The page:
Word Entertainment (known for artists like For King & Country, Needtobreathe) took a chance signing Steven Malcolm as their first rap artist in 2016. With one listen to his flow, his genre crossover appeal, and heart for sharing the Gospel, it's easy to see why they were willing to branch out with Malcolm. There were some exceptional tracks on his 2017 debut album ("Can't Take My Dream," "Never Let You Go"), but unfortunately, they were overshadowed by unsubstantial lyrics on "Hot Boy," "Party In The Hills" and "Cereal," as well as occasional overly braggadocios lyrics. A year later, Malcolm is back with an ambitious 4-part project entitled The Second City, which will be released as a series of EPs over the course of 2018.
The best qualities of Malcolm's style of rapping--his casual flow, a unique tone with a Jamaican accent, and clear diction--are all showcased on The Second City: Part 1. The single "Watch" is a prime example of the characteristics fans are connecting with, and it definitely shows improvement from his previous singles. "Not To Us" and "Rodeo" both feature catchy hooks from Taylor Hill and respectable verses from Malcolm. "Rodeo" has the most distinct sound on the EP with a reggae / Hispanic guitar riff and dynamic drum beat. On "Fadeaway," 18-year-old artist and producer Zauntee delivers solid bars in the latter half of the song, though it's hard to overlook the fact that the phrase "fade away" is repeated 76 times within three and a half minutes. The amount of repetition in combination with an infectious melody makes "Fadeaway" a song that will get stuck in your head whether you like it or not.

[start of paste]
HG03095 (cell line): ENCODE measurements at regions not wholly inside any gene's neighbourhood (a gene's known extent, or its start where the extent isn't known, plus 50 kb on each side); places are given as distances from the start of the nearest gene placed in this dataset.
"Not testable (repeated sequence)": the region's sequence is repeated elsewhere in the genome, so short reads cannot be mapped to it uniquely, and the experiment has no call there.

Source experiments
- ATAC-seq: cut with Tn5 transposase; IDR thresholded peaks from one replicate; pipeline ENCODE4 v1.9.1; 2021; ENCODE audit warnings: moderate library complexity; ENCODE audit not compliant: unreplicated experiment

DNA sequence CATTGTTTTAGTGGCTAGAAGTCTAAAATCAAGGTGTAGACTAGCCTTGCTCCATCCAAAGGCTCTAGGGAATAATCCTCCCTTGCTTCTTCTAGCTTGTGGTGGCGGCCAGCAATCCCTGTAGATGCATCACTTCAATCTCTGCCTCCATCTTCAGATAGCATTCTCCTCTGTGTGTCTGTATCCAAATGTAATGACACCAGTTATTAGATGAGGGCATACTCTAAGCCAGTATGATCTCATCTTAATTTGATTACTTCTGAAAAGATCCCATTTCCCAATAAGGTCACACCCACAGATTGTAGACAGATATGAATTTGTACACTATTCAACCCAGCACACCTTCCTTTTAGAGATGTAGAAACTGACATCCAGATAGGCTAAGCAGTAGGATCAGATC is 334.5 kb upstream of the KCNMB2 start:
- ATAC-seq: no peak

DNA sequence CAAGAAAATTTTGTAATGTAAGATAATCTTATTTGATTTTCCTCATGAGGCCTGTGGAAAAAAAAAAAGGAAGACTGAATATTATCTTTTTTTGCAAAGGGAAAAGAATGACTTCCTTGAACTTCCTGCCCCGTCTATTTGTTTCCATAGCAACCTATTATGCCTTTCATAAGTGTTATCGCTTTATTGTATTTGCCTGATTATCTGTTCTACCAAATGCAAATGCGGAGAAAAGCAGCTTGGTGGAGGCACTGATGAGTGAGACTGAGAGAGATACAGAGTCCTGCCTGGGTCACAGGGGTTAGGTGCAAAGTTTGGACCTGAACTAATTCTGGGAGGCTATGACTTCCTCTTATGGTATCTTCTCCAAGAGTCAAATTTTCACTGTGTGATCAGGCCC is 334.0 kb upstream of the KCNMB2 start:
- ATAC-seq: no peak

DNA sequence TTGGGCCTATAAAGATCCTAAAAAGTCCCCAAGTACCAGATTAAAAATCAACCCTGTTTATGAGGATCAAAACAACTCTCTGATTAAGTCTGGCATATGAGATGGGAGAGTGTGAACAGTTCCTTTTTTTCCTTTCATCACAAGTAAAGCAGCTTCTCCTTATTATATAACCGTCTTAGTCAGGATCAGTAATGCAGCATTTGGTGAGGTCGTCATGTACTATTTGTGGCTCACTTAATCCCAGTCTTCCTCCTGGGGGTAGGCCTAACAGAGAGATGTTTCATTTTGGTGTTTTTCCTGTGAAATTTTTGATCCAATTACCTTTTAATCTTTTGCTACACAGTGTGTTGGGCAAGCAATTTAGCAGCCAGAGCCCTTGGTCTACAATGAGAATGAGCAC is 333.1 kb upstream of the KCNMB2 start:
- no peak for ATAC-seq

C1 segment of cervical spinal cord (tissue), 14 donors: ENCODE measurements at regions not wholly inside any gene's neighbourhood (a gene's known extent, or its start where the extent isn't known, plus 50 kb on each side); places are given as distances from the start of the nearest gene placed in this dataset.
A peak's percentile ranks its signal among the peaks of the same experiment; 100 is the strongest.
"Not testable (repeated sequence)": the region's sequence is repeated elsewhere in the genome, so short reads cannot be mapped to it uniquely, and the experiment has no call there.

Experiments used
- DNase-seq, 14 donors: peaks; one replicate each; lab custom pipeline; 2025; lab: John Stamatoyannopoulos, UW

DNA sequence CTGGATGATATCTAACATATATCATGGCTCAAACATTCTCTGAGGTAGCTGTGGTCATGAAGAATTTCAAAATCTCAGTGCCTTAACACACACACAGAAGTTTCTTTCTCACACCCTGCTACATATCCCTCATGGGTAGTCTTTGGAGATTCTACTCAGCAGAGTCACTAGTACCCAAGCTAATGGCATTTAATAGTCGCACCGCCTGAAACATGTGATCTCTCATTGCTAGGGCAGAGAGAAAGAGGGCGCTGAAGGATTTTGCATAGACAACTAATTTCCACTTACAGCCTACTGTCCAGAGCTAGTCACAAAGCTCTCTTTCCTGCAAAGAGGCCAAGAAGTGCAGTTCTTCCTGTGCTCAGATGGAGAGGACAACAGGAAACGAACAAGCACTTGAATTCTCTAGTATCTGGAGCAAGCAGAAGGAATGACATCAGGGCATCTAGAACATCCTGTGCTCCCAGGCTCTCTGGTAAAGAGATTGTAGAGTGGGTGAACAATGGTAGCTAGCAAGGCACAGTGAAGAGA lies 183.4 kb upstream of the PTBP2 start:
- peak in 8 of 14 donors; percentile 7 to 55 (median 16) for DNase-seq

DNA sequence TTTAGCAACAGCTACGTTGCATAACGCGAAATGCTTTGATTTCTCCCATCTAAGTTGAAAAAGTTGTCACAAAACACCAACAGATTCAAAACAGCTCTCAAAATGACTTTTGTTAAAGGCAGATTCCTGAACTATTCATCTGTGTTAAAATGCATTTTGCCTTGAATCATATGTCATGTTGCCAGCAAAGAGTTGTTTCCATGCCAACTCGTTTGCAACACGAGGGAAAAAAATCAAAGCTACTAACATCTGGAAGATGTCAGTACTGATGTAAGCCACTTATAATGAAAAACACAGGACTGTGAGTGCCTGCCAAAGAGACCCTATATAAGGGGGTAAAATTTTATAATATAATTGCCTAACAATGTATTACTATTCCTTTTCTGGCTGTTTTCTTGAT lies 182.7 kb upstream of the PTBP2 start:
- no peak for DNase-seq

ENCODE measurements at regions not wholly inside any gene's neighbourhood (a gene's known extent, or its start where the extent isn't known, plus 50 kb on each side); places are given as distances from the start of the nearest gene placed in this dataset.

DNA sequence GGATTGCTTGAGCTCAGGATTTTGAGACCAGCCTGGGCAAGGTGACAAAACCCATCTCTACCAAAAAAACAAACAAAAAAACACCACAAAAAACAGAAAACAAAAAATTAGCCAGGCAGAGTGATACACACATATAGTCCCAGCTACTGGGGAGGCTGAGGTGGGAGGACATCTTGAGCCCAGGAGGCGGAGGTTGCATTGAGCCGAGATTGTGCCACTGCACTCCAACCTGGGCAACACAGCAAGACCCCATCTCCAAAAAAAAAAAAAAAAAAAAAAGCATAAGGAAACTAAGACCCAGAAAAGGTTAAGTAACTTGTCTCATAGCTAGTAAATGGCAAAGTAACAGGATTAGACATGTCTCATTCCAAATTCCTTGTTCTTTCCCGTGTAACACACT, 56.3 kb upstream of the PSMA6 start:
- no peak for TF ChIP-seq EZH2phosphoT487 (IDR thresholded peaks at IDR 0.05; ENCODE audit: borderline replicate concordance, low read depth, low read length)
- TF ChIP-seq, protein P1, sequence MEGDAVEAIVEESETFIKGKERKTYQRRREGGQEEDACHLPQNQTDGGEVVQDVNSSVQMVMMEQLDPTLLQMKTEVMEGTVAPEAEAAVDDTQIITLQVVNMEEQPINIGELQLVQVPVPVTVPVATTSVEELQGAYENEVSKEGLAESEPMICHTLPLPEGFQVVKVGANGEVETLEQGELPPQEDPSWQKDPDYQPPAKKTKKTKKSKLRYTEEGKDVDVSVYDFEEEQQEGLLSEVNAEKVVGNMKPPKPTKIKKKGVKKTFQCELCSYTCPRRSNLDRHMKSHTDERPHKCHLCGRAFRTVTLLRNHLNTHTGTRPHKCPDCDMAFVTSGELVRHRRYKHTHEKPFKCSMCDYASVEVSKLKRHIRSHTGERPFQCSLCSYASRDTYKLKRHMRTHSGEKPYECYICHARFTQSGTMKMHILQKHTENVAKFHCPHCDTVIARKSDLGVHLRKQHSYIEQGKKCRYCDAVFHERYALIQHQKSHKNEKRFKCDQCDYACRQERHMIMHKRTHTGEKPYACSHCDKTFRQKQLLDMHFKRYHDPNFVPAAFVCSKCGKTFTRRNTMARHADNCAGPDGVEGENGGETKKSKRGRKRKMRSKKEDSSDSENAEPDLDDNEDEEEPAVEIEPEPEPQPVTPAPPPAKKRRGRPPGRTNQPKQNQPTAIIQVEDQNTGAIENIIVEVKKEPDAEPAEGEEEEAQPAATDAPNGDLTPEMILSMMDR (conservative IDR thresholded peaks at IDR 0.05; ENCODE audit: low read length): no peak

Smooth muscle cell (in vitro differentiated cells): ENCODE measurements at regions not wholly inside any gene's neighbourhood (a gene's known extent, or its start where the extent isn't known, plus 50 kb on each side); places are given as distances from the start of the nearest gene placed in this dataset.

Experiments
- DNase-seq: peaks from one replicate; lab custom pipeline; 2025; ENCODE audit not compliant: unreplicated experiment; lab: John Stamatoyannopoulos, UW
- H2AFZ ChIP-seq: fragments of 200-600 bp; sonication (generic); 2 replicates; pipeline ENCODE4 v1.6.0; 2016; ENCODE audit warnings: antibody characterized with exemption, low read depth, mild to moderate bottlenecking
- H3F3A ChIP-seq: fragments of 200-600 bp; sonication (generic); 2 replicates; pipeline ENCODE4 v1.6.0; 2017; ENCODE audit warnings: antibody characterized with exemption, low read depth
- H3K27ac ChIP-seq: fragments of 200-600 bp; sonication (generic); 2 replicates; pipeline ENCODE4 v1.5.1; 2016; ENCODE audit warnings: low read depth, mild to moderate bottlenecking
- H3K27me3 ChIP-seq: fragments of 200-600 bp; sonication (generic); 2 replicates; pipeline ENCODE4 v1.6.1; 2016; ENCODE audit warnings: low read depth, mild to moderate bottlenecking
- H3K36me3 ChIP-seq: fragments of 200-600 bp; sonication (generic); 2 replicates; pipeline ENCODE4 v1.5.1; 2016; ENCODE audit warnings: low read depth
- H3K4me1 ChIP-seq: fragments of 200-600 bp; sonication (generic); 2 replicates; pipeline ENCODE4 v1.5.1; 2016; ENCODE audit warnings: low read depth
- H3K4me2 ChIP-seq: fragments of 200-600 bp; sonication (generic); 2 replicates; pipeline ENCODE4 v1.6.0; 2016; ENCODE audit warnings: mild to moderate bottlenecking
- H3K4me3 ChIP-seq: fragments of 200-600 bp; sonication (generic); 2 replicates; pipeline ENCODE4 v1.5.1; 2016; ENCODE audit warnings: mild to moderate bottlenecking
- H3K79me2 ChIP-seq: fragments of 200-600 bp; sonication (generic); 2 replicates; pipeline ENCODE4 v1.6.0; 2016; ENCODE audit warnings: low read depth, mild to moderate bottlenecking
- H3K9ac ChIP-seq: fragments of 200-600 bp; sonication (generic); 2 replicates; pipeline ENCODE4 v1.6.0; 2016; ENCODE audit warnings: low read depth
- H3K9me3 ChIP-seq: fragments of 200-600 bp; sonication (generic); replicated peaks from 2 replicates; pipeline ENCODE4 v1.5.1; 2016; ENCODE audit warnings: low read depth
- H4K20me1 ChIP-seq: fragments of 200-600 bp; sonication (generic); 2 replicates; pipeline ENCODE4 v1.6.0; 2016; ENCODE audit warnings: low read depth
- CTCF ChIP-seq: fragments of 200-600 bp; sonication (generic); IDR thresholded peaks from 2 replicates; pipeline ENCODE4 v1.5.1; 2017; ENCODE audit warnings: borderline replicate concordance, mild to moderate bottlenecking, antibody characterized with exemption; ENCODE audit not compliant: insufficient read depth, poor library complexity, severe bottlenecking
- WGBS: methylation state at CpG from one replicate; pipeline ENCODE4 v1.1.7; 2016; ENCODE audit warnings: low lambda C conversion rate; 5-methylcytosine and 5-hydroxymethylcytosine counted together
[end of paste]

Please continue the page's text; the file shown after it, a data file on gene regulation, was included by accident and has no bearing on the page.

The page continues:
The title The Second City has a dual meaning of being the nickname of Montego Bay, Jamaica (Malcolm's heritage) and also a representation of new life found in Jesus. "Not To Us" immediately makes this clear, directing the album's attention towards God, "not to us, but to your name be the glory." As in his debut, he does talk about his own skills at rapping, but it's easier to get on board with that when it's not the first thing we hear. Another theme that has come up in his music is "real recognizes real," more or less meaning people who have been through tough times and deal with serious struggles can identify and relate with someone else who also has a lot of baggage. Malcolm does open up a bit on this short EP, making him feel approachable and genuine, but at only 15 minutes in length, it will most likely be easier to fully engage once we hear the subsequent parts of this series. Overall, Malcolm displays growth as an artist with The Second City: Part 1, and if this is any indication of the direction he is headed, things will only get better with parts 2, 3, and 4.
- Review date: 1/24/18, written by Christopher Smith of Jesusfreakhideout.com